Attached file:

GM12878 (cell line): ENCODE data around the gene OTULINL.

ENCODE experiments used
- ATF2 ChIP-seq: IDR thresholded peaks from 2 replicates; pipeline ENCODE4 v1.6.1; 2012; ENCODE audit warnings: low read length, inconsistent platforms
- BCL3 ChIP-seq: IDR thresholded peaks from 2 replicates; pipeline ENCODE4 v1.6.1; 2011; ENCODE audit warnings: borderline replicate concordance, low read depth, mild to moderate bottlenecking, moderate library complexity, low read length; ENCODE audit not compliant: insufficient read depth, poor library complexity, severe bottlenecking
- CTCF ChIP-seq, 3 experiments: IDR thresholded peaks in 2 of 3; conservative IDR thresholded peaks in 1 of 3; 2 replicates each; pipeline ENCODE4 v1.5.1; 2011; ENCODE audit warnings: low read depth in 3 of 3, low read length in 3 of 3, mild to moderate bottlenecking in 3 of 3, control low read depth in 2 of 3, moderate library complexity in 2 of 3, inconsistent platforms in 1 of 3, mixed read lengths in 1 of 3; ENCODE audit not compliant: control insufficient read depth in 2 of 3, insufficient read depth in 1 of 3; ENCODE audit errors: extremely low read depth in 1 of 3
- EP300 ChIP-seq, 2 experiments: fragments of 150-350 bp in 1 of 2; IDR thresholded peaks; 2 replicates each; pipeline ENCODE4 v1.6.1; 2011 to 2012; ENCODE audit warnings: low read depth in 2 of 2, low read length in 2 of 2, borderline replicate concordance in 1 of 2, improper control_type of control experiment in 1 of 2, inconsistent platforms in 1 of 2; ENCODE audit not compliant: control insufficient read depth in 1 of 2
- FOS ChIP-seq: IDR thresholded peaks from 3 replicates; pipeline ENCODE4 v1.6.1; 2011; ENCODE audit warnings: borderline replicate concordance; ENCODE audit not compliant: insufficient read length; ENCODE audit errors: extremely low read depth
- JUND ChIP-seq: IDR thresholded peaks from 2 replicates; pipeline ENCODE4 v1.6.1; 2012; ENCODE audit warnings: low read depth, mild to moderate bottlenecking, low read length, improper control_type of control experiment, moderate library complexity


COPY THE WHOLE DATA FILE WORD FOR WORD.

GM12878 (cell line): ENCODE data around the gene OTULINL.

ENCODE experiments used
- ATF2 ChIP-seq: IDR thresholded peaks from 2 replicates; pipeline ENCODE4 v1.6.1; 2012; ENCODE audit warnings: low read length, inconsistent platforms
- BCL3 ChIP-seq: IDR thresholded peaks from 2 replicates; pipeline ENCODE4 v1.6.1; 2011; ENCODE audit warnings: borderline replicate concordance, low read depth, mild to moderate bottlenecking, moderate library complexity, low read length; ENCODE audit not compliant: insufficient read depth, poor library complexity, severe bottlenecking
- CTCF ChIP-seq, 3 experiments: IDR thresholded peaks in 2 of 3; conservative IDR thresholded peaks in 1 of 3; 2 replicates each; pipeline ENCODE4 v1.5.1; 2011; ENCODE audit warnings: low read depth in 3 of 3, low read length in 3 of 3, mild to moderate bottlenecking in 3 of 3, control low read depth in 2 of 3, moderate library complexity in 2 of 3, inconsistent platforms in 1 of 3, mixed read lengths in 1 of 3; ENCODE audit not compliant: control insufficient read depth in 2 of 3, insufficient read depth in 1 of 3; ENCODE audit errors: extremely low read depth in 1 of 3
- EP300 ChIP-seq, 2 experiments: fragments of 150-350 bp in 1 of 2; IDR thresholded peaks; 2 replicates each; pipeline ENCODE4 v1.6.1; 2011 to 2012; ENCODE audit warnings: low read depth in 2 of 2, low read length in 2 of 2, borderline replicate concordance in 1 of 2, improper control_type of control experiment in 1 of 2, inconsistent platforms in 1 of 2; ENCODE audit not compliant: control insufficient read depth in 1 of 2
- FOS ChIP-seq: IDR thresholded peaks from 3 replicates; pipeline ENCODE4 v1.6.1; 2011; ENCODE audit warnings: borderline replicate concordance; ENCODE audit not compliant: insufficient read length; ENCODE audit errors: extremely low read depth
- JUND ChIP-seq: IDR thresholded peaks from 2 replicates; pipeline ENCODE4 v1.6.1; 2012; ENCODE audit warnings: low read depth, mild to moderate bottlenecking, low read length, improper control_type of control experiment, moderate library complexity